Sinn Féin express concerns at future of Regional Interpreting Services
Sinn Féin has expressed serious concerns to the Department of Health over plans to privatise or 'outsource' the Regional Interpreting Services programme. Sinn Féin health spokesperson John O'Dowd MLA said he believes this move will adversely affect attempts to mainstream racial equality in the north of Ireland.
Mr O'Dowd said:
"Turning such a service, which is based on clear social need, into a 'for-profit' business could result in outcomes which are contrary to TSN requirements. Furthermore there is a concern that the service will become short-term and profit driven as opposed to being on a proper and strategic long-term developmental basis.
"I was also extremely concerned to learn that the Department intends to undertake a short consultation period of only 3 weeks, contrary to the Department's own Equality Scheme and to Equality Commission guidelines. Sinn Féin contacted the Equality Commission to raise our concerns and seek their advice in this matter. The Equality Commission's view was that such a short consultation period was in breach of the Department's Equality Scheme and has advised Mr Seamus Camplisson of the Department of Health's Evaluation and Equality Unit accordingly.
"I have contacted the Permanent Secretary at the Department of Health, Dr Andrew McCormack, and asked him to provide me with evidence to show that privatising the service will offer value for money. I have asked for an assurance that the Department will adhere to its Section 75 duties in this matter and carry out a full consultation and I have also asked to be provided with copies of all the documentation relating to the Equality Screening process for these changes to the Interpretation Services.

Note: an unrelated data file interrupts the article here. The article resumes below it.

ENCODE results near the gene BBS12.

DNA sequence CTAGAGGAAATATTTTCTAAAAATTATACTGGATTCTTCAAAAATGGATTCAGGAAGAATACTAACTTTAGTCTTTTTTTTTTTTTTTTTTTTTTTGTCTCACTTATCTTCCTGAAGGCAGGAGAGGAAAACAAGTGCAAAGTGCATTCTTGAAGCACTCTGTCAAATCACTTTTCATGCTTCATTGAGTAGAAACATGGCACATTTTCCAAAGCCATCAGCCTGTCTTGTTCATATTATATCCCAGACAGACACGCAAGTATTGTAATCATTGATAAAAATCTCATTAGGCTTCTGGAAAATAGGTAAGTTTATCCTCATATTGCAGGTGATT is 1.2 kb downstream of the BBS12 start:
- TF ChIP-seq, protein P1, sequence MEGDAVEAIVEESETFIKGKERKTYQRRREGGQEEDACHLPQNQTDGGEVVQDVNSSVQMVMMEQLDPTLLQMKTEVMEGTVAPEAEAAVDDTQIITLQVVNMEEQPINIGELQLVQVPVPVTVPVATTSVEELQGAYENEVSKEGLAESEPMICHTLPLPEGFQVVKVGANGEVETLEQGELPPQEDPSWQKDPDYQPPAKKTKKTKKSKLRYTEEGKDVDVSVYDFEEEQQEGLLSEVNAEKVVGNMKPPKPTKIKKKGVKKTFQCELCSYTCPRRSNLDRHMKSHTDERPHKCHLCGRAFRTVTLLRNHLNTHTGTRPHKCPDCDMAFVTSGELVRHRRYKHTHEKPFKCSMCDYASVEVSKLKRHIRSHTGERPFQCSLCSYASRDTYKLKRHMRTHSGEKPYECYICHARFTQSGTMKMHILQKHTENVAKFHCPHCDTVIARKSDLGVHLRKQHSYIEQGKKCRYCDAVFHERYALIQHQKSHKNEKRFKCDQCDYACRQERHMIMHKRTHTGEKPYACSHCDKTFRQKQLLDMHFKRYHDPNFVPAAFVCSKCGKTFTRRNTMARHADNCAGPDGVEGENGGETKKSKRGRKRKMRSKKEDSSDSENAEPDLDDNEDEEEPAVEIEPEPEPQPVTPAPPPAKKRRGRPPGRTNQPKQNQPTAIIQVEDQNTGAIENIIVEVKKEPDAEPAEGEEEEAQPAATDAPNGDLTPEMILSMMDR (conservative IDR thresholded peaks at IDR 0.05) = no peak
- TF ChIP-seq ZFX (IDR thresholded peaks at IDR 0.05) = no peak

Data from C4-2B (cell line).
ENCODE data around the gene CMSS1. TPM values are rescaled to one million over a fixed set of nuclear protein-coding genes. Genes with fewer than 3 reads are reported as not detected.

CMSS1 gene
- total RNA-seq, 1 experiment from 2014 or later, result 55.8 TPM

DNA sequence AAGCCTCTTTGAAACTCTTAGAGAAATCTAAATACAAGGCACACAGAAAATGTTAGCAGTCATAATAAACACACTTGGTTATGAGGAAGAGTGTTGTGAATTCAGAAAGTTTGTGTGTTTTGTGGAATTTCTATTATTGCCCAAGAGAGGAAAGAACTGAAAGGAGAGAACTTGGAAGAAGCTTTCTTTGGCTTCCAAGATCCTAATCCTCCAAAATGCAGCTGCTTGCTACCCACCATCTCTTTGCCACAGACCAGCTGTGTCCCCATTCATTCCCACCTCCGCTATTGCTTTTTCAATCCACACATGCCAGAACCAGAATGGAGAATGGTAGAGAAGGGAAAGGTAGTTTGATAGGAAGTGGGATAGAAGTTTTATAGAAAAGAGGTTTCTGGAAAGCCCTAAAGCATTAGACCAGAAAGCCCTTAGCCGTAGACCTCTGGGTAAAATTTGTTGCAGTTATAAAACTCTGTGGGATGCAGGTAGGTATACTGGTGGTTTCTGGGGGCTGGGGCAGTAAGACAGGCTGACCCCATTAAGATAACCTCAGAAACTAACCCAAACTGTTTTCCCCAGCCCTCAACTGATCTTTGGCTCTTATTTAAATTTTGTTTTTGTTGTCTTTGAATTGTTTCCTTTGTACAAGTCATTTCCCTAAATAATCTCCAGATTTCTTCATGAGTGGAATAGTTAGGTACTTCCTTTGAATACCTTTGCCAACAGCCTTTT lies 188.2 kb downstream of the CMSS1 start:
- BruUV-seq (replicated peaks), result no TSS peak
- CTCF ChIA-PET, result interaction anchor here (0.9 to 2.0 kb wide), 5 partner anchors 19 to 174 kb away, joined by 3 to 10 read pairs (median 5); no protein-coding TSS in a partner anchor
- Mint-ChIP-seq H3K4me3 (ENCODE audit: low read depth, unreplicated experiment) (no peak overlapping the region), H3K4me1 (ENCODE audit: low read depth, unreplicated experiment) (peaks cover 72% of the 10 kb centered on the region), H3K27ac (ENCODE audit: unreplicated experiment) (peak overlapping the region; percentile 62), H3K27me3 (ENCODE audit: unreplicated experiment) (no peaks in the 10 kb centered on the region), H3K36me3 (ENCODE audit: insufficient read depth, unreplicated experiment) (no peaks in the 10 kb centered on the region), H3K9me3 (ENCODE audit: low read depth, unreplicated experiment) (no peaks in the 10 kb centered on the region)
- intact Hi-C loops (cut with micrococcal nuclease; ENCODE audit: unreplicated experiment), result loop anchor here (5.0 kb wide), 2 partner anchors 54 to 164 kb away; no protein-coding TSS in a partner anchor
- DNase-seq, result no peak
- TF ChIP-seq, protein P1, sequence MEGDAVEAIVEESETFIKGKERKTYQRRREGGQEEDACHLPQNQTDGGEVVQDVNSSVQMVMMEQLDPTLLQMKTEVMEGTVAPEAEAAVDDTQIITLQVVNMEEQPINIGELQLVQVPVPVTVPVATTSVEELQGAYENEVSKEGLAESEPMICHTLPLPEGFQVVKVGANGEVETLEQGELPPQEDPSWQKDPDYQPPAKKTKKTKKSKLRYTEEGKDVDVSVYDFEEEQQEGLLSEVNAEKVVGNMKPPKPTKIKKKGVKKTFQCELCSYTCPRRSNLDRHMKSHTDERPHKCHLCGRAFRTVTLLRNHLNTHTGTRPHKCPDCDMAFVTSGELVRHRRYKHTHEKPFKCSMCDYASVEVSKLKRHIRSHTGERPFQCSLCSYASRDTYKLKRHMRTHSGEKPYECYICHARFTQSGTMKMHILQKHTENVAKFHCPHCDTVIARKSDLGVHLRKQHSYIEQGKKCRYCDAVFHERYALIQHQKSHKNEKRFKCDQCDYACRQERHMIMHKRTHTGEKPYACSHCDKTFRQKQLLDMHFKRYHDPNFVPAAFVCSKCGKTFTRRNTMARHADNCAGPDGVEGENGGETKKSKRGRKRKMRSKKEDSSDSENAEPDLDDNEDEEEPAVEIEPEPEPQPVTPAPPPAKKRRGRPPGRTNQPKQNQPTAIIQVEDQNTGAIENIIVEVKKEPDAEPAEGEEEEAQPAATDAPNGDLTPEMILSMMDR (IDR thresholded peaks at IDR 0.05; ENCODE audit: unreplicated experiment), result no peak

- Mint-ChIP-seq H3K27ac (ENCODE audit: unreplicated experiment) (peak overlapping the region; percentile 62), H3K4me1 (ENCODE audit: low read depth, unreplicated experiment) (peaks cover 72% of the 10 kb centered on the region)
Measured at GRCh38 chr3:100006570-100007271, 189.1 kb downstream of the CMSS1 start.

"The Department's Regional Interpreting Service was established some years ago as a project within the Department that trained and supplied community interpreters for all aspects of the its' work. It meant, for example, that children were no longer interpreting for adults in GP surgeries, hospitals etc, and that those who didn't speak English could have free access to an interpreter and so fully understand their illness and it's implications. The Department's proposals now means that they are now planning to reverse the mainstreaming of this work and privatise it. Although the Department will obviously deny it is privatisation, this is without doubt a step backwards. It means that a private company could successfully tender for the delivery of interpreting services, which essentially could mean that the focus on health and well-being will be replaced by a profit-making motive." ENDS